Essential Research: 51.5-48.5 to Labor

Labor maintains a modest yet decisive lead in the final Essential poll for the campaign, as YouGov Galaxy prepares to unload a barrage of seat polls throughout the day.

Update: YouGov Galaxy seat polls

As explained below, the News Corp papers are releasing YouGov Galaxy seat polls today on an hourly schedule. The results will be updated here as they become available. The polls were conducted Monday and Tuesday from samples of around 550.

Deakin (Liberal 6.4%, Victoria): Liberals lead 51-49. Primary votes: Liberal 44% (50.3% in 2016), Labor 37% (30.1%), Greens 9% (11.3%) and the United Australia Party 4%. Sample: 540.

Flynn (LNP 1.0%, Queensland): The LNP leads 53-47. Primary votes: LNP 37% (37.1% in 2016), Labor 33% (33.4%), Greens 3% (2.8%), United Australia Party 11%, One Nation 7%. Sample not specified.

Macquarie (Labor 2.2%, NSW): Labor leads 53-47. Primary votes: Labor 43% (35.5% in 2016), Liberal 42% (38.2%), Greens 8% (11.2%), United Australia Party 5%. Sample: 573.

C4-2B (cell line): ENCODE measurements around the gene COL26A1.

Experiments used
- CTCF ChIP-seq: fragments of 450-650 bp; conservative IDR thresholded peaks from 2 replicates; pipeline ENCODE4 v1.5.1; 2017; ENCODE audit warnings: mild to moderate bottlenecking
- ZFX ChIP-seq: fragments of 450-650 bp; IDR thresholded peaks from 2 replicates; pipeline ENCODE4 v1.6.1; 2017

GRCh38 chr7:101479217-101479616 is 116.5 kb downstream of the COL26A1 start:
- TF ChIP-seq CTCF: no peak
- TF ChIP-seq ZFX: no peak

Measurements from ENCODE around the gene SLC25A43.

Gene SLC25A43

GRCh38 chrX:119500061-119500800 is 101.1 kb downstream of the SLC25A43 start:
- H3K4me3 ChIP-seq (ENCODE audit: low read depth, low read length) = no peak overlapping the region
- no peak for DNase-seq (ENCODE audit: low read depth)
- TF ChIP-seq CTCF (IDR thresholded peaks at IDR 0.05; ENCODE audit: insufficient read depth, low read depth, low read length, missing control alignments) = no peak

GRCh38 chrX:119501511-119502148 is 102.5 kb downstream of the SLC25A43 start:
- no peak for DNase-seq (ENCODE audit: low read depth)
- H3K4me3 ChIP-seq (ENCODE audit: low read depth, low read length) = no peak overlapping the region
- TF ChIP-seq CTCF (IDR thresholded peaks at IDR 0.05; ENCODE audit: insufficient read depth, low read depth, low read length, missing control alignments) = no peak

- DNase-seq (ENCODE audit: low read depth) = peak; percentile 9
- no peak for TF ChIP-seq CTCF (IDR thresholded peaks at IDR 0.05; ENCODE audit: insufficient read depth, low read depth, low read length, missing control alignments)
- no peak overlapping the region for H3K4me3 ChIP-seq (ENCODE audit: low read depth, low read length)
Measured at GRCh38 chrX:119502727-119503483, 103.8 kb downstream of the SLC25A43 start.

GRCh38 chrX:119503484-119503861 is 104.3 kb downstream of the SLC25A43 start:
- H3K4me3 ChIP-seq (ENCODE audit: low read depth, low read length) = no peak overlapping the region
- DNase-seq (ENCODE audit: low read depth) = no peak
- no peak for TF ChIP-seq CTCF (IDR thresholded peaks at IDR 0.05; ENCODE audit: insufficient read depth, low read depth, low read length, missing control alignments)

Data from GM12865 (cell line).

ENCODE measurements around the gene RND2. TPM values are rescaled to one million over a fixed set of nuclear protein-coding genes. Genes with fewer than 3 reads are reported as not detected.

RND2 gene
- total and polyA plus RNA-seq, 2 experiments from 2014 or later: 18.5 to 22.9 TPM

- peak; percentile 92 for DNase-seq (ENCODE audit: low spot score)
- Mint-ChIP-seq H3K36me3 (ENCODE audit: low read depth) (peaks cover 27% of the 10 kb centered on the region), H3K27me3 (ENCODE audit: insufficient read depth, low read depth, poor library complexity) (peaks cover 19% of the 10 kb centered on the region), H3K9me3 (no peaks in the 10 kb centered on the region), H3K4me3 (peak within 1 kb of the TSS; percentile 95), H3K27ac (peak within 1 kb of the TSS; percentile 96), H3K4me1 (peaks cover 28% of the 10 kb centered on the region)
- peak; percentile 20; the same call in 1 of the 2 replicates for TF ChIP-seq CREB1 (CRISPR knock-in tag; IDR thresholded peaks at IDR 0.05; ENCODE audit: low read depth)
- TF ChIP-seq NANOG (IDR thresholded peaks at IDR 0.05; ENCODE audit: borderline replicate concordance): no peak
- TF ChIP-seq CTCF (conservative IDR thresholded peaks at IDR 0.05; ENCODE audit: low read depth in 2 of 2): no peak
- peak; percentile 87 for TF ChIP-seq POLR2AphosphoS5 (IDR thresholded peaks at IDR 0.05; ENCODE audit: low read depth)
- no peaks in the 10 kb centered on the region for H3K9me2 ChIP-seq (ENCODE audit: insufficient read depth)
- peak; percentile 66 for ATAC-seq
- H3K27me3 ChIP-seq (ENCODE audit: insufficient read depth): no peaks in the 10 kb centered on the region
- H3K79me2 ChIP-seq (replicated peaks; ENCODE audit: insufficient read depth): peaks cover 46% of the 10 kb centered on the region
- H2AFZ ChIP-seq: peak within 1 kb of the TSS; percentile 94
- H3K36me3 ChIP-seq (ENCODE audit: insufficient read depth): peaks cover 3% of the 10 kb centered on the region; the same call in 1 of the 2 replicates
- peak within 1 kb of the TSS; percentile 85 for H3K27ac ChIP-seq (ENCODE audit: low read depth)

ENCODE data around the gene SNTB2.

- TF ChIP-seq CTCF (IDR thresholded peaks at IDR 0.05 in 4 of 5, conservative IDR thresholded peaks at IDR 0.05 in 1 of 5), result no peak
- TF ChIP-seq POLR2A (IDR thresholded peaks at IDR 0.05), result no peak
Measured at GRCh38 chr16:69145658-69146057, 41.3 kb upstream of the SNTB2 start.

La Trobe (Liberal 3.2%, Victoria): Dead heat on two-party preferred. Primary votes: Liberal 43% (42.2% in 2016), Labor 39% (31.4%), Greens 7% (10.6%), United Australia Party 3%. Sample: 541.

Forde (LNP 0.6%, Queensland): Dead heat on two-party preferred. Primary votes: LNP 42% (40.6% in 2016), Labor 41% (37.6%), Greens 5% (6.4%), One Nation 7%, United Australia Party 4%. Sample: 567.

Reid (Liberal 4.7%, NSW): Liberals lead 52-48. Primary votes: Liberal 44% (48.8% in 2016), Labor 36% (36.3%), Greens 7% (8.5%), United Australia Party 6%. Sample: 577.

Higgins (Liberal 7.4%, Victoria): The Liberals lead 52-48 over the Greens, with Labor running third on the primary vote: Liberal 45% (52.% in 2016), Greens 29% (25.3%), Labor 18% (14.9%). Sample: 538.

Herbert (Labor 0.0%, Queensland): Dead heat on two-party preferred. Primary votes: Labor 31% (30.5% in 2016), LNP 32% (35.5%), Greens 5% (6.3%), One Nation 6% (13.5%), United Australia Party 9%. Sample not specified.

Gilmore (Liberal 0.7%, NSW): Labor leads 52-48. Primary votes: Labor 40% (39.2% in 2016), Liberal 26% (45.3%), Nationals 17% (didn’t run last time, hence the Liberal primary vote collapse), Greens 7% (10.5%), United Australia Party 2%. Sample not specified.

Dickson (LNP 1.7%, Queensland): LNP leads 51-49. Primary votes: LNP 41 (44.7% at 2016 election), Labor 35% (35.0%), Greens 10% (9.8%), United Australia Party 9%, One Nation 3%. Sample: 542.